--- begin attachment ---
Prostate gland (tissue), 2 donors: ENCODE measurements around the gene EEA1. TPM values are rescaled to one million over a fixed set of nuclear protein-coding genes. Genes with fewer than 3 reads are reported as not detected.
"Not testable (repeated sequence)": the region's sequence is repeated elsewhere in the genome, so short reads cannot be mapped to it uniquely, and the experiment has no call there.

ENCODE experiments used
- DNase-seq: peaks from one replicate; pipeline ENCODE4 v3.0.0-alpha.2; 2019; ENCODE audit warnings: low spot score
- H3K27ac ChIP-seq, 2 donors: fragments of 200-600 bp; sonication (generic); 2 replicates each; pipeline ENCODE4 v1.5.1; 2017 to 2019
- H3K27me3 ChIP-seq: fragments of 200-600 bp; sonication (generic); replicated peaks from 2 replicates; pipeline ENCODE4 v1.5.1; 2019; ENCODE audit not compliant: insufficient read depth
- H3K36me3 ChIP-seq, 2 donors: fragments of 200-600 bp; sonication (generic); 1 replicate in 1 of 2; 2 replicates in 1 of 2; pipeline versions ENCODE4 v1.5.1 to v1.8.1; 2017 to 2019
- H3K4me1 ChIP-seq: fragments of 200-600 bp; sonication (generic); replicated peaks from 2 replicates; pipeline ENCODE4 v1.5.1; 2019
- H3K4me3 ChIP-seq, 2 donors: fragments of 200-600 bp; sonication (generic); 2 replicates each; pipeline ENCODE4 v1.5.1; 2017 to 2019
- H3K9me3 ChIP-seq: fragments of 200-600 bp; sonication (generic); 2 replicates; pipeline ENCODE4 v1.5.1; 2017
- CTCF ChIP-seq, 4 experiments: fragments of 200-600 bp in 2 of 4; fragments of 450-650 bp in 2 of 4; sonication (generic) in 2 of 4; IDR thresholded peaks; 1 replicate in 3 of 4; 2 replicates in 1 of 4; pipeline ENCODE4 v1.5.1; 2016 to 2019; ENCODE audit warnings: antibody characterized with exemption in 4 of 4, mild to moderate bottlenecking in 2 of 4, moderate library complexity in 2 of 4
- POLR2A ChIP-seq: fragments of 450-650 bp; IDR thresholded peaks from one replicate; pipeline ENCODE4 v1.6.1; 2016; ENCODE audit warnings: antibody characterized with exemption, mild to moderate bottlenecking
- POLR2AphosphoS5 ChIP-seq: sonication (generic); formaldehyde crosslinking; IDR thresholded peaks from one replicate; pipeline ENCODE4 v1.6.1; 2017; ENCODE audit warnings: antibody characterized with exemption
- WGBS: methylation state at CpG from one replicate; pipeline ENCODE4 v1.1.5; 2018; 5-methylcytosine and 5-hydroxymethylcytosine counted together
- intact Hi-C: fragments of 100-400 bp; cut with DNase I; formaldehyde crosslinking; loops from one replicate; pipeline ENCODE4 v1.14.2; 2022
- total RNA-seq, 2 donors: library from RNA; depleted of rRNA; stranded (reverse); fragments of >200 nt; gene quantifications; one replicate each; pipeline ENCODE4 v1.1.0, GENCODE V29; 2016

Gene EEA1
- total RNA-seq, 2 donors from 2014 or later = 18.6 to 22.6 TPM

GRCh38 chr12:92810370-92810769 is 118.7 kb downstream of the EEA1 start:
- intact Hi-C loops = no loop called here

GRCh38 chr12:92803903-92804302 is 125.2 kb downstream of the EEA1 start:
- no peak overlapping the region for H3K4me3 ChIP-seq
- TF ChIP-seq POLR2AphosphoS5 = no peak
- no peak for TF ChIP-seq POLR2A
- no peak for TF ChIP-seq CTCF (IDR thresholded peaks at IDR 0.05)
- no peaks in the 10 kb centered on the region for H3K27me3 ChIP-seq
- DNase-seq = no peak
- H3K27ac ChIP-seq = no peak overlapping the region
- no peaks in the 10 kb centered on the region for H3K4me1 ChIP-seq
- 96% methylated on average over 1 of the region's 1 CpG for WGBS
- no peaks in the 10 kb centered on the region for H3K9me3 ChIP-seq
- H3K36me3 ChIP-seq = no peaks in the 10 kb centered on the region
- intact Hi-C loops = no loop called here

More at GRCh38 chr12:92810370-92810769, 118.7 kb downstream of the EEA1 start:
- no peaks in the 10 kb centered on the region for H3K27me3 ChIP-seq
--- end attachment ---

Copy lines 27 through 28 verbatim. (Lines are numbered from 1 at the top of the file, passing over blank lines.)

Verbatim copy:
- DNase-seq = no peak
- H3K27ac ChIP-seq = no peak overlapping the region